One of the most important aspects of the Christian Science Church that has shepherded Mrs. Eddy’s discovery for generations are these weekly Christian Science Bible Lessons. This week’s lesson, “God the Preserver of Man” is no exception. And this week it is filled with the power of God as Shepherd: protecting, providing for, and preserving His entire creation.

The central theme, the Golden Text, this week comes from Isaiah 41:10

“Fear thou not; for I am with thee: be not dismayed; for I am thy God: I will strengthen thee; yea, I will help thee; yea, I will uphold thee with the right hand of my righteousness.”

Can’t you just feel the encouragement from the Prophet Isaiah as God calls down the ages, “Don’t be afraid, I’m with you, don’t worry, I am your God. I’ll give you strength, I’ll help you, I will hold you up with my right hand.”

The Responsive Reading which is an introduction to the Lesson is the beautiful 23rd Psalm, “The Lord is my Shepherd.” This time as I studied this Psalm I realized it is written from the perspective of us as sheep—the Lord’s sheep. What Love that brings to our lives as we learn that we are indeed God’s sheep, His little lamb being cared for, watched over, protected. We just have to “listen for” His voice! Let’s get started:

Section 1: Safe with God as our Shepherd

It is pretty awesome to know that we can never be beyond the help and reach of God as our Shepherd. The Psalmist wrote: “Thou compassest my path and my lying down, and art acquainted with all my ways.” (B2, Psalms 139:3)—as the New Revised Standard Version puts it: “You search out my path and my lying down, and are acquainted with all my ways.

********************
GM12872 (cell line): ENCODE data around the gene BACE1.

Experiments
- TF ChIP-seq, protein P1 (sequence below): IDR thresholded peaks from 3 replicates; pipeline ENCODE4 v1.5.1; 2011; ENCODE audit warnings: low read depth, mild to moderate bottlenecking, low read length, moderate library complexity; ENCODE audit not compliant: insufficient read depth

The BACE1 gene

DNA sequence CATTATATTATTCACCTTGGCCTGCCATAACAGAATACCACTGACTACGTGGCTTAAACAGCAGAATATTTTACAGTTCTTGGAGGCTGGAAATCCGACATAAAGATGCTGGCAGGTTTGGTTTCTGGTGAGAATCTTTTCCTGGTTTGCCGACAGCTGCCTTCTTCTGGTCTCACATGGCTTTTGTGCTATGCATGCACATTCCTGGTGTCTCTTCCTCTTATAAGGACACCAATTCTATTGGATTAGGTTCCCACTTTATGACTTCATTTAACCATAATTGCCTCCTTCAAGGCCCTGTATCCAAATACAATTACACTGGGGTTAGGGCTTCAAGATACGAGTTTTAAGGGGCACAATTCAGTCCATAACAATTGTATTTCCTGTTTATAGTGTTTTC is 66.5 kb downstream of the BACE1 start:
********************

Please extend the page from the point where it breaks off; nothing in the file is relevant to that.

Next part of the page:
Several years ago my brothers and I Iearned once again how we are never beyond our Shepherd’s care and grasp; we simply need to listen for His voice and guidance. We were anchored just off some rocks in St. Augustine Inlet in Florida. The Florida inlets are places where rivers flow into the Atlantic Ocean and are often places of strong currents and large waves as currents and tides meet the ocean swells. With rather heavy ocean swells lifting our boat up and down we realized our anchor was no longer holding and that our boat was drifting dangerously into the rocks along the shore. I quickly ran to start the boat’s engine and drive out of danger. The engine did not start. I tried repeatedly but no response. My oldest brother, Gary, began to wave a seat cushion over his head hoping to get the attention of another boat that was about 600 yards away. As I continued to try to start the boat’s engine my prayers had instantly begun. I turned to God almost like a little lamb might turn to his shepherd if he was in trouble. As I listened an idea immediately came to thought, I yelled to my other brother, “Scott, check the battery connections.” Scott responded lightning fast and as he jiggled the battery cables the boats engine fired into life and we quickly headed out to sea and away from the rocks. All was well. Over the years I cannot tell you how many times Scott has reminded me of that experience. In our instinctive thought to check our divine connections—to “listen for Thy voice”—lies our immediate rescue from all danger.